If you have been following along with this series, you are likely now familiar with a lot of the foundational components that are used when developing PowerShell scripts. Today we will be using what we have learned to work with Automox Custom Policies. More specifically, we will be creating a policy that can be used to enforce the absence of an Application.
Real World Scenario #4: Ensuring an App is Not Installed
Most of us have been in this situation at some point or another. Imagine you are skimming through a list of installed applications in your environment and something jumps out at you: software that should have no business being installed on a work computer. In our particular scenario, it’s the Steam application. Luckily, with your new PowerShell skills, you can easily script something up to uninstall it.
Similar to our ‘Clear-TempFiles’ solution, the first step is evaluation. We talked a bit last week about how we could use WMI to do this, specifically the ‘Win32_Product’ class. The catch is that not all products will create instances here. The more accurate method is to use the same source that Add Remove Programs uses: the registry.
The registry key above contains entries for all applications that show in Add Remove Programs. To enumerate them in PowerShell, use the Get-ItemProperty cmdlet:
As you can see, this will return the properties of each child key. The one we are interested in for our scenario is DisplayName. Using Where-Object, we can filter our results as follows:
We now have the information we need to trigger an uninstall. There is, however, one caveat. If you have a 64-bit endpoint, there are actually two registry hives that you need to consider. Since Automox runs x86 PowerShell, you will have to spawn off a second PowerShell process from your script that uses x64 bit PowerShell to look at the second hive. Specifically, we are looking for the UninstallString property. This will contain the cmdline you can use to trigger the uninstall of your desired product. Let’s write a function to take care of all this for us:
It’s important to note that the function will return a null value if no application is found. For our evaluation script, you will want to use this to tell Automox whether or not remediation is needed. Remember: exit 0 tells Automox no remediation is needed while exit 1 indicates the opposite.
Now that we have our evaluation script, all that’s left to do is remediation. Luckily, we can use the same function from above to get the uninstall command line. All that is left to do after that is determine any arguments you may need to pass to the uninstaller. Since these arguments are specific to the application you want to uninstall, there is a little research that is required. In our case, we want to pass the ‘/S’ argument to our Steam uninstaller to ensure a silent uninstall of the application. This will minimize any disturbance to the user.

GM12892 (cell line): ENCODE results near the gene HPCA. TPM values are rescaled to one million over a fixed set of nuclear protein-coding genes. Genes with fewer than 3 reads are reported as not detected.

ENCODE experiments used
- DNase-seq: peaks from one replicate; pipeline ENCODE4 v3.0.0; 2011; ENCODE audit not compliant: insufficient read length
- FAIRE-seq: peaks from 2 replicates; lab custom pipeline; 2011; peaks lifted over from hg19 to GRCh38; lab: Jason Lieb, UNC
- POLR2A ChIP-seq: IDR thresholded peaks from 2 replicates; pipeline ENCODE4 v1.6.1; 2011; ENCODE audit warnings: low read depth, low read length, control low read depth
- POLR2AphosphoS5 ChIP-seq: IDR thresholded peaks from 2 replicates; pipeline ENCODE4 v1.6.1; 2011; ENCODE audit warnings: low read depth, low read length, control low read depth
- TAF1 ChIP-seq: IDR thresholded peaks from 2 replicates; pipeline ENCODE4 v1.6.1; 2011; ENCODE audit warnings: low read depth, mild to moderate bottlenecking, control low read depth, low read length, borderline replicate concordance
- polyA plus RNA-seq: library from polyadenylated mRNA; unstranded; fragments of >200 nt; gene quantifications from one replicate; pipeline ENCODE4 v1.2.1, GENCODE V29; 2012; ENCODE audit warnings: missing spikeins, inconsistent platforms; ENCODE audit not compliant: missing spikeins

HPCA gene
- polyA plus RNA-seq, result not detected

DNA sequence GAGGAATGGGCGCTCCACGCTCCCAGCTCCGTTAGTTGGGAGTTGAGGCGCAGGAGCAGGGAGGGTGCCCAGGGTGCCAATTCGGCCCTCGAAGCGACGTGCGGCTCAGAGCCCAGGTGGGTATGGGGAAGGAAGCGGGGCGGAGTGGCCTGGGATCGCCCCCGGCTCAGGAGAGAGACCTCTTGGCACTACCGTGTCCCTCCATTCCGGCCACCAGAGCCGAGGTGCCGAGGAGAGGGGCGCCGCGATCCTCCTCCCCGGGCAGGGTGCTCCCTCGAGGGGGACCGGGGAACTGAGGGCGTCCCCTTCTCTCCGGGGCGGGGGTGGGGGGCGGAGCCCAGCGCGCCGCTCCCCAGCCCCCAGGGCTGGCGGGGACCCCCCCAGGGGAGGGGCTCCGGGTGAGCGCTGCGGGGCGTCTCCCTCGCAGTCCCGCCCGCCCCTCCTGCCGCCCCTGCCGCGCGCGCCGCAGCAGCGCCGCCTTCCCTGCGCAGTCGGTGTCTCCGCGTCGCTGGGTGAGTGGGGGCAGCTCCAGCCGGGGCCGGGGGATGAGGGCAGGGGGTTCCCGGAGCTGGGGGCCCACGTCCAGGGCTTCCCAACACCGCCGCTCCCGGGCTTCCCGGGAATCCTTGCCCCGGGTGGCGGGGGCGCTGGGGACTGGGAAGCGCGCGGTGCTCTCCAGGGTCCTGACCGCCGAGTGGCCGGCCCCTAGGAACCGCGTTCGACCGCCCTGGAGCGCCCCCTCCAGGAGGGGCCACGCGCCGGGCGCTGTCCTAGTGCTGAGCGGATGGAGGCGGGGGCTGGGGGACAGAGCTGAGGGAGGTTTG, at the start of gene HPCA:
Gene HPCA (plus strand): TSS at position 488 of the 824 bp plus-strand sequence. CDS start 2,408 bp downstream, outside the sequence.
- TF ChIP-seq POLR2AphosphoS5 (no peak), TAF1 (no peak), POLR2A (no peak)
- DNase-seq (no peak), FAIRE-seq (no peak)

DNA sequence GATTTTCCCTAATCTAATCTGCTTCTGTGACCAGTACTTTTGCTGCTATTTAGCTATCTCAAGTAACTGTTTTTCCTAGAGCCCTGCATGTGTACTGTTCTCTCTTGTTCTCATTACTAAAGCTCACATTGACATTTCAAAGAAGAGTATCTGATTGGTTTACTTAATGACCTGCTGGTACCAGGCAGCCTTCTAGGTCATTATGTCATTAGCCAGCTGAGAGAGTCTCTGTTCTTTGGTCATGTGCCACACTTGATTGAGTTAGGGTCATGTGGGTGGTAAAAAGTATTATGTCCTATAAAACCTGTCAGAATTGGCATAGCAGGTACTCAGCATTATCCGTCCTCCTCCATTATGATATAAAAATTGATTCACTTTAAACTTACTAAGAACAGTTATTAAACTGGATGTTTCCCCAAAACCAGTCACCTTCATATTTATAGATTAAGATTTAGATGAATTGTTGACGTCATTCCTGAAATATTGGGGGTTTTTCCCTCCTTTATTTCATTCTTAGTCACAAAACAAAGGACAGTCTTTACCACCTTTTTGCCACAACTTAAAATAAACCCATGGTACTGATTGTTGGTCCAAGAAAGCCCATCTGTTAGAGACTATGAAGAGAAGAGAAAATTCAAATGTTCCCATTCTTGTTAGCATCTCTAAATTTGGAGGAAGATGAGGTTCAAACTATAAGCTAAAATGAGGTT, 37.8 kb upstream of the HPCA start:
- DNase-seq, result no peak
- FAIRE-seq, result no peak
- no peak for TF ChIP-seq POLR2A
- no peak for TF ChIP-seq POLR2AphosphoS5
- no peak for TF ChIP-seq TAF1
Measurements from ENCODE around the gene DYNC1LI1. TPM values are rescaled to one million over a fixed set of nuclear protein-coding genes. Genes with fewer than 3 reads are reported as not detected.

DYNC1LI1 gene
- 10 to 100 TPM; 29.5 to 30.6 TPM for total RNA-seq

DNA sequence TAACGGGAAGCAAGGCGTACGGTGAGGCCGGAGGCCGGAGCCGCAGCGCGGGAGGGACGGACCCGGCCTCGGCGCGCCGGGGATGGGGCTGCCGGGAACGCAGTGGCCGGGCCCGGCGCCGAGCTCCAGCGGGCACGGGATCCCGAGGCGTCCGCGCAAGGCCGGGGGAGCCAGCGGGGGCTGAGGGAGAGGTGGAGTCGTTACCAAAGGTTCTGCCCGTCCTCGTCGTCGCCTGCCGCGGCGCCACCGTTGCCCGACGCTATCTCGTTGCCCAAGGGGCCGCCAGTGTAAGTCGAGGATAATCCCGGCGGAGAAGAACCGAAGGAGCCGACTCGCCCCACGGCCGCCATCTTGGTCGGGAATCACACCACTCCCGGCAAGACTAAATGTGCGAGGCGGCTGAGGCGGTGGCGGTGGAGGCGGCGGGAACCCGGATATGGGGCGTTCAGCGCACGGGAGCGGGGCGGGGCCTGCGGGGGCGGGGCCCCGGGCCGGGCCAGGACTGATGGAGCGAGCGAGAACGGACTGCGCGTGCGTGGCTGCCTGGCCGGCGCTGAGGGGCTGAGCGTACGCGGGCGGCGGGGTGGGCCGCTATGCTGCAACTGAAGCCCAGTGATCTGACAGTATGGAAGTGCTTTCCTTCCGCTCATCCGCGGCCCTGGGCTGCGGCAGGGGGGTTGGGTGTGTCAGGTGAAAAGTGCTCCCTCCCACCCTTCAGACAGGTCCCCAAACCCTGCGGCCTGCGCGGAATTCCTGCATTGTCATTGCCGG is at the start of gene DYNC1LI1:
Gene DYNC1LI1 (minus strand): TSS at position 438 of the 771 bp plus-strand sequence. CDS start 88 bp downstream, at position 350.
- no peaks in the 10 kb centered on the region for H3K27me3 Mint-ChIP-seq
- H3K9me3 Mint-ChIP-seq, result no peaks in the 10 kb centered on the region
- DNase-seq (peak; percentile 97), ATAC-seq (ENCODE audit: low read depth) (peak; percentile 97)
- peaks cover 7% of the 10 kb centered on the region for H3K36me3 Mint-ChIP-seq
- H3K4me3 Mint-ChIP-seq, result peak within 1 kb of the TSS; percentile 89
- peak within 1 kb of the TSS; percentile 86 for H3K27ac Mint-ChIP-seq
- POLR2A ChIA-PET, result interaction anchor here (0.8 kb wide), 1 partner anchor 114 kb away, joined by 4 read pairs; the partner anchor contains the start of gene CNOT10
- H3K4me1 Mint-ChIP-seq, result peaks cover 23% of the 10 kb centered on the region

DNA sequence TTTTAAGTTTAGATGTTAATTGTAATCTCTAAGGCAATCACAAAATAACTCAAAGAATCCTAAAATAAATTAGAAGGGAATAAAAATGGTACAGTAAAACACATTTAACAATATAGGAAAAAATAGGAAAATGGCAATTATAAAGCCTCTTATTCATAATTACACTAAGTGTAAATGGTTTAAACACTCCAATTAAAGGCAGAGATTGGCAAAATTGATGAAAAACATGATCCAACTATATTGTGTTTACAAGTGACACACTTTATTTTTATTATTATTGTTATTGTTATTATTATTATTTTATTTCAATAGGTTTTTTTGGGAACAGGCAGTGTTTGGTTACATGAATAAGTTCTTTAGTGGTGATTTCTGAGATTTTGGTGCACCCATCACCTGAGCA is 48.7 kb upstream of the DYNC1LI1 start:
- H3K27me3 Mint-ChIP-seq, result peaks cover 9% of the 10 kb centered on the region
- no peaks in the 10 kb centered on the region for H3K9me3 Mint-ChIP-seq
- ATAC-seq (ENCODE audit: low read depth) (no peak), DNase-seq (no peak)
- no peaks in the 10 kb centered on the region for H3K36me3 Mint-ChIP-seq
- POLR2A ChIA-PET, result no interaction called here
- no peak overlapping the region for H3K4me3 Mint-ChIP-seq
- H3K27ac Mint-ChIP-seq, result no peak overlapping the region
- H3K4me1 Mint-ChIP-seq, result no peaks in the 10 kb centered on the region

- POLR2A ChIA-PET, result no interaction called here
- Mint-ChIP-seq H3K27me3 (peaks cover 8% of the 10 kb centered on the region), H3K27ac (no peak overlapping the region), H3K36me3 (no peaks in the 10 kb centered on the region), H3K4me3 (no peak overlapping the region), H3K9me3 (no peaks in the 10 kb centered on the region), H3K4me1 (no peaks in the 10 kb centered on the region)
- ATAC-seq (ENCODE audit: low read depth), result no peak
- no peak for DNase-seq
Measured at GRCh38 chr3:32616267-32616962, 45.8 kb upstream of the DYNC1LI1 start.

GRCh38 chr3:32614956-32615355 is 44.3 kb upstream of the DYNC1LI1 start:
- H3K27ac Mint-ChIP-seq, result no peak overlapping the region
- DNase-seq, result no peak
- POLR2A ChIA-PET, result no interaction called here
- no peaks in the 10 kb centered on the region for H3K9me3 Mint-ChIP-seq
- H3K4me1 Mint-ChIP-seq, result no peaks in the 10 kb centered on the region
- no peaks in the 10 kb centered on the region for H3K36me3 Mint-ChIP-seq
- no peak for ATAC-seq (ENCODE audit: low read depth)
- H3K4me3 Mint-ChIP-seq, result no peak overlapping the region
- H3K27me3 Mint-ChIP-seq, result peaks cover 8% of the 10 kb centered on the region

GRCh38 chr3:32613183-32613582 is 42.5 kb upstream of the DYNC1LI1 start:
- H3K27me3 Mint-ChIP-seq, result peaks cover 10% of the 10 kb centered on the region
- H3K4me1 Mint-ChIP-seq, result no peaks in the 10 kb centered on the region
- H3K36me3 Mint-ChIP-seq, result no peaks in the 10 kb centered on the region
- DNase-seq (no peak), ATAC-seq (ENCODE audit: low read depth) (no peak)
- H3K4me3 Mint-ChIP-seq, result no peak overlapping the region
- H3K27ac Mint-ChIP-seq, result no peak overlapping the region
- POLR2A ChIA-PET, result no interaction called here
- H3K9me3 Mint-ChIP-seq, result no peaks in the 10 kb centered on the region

Before returning a success to the Automox console, you will need to verify that the application was actually uninstalled. You can do this by running the same function we wrote again and checking the return value. If the result is null, our uninstall was successful. It’s important to note that uninstallations will not always be quick. Depending on the application you are uninstalling, the length of required time may be longer.
This particular scenario is made a little more difficult by a variety of factors. The main difficulty is that standardization across vendors servicing the Windows environment has notoriously been a pain. As such, the most accurate way to determine the presence of an application is also the ugliest way. If you are working specifically with MSI installations then there are methods that can be used which accomplish the desired outcome in a much cleaner way.
The second pain point is the way Windows implements 64-bit and 32-bit applications. While necessary, there are various challenges that are introduced with the need to traverse the architectures. You probably noticed some weird looking commands in our solution that utilize the ‘&’ character. This essentially tells PowerShell that any code on the rest of the line should be executed as a command. In our case, we are using this to spawn a 64-bit instance of PowerShell which we then use to scan the 64-bit registry to determine the presence of our application. This is another issue that is mitigated when working with MSI installs due to the methodology involved.
As mentioned above, MSI Installations are much easier to work with. Unfortunately, there is no guarantee that every Application you will need uses the MSI installer. That said, there is still a large variety of vendors that prefer it. Next week, we will dive into what exactly an MSI installer is and how to work with them. We will also demonstrate how much simpler the above exercise would have been if working with an application that utilizes MSI technology.
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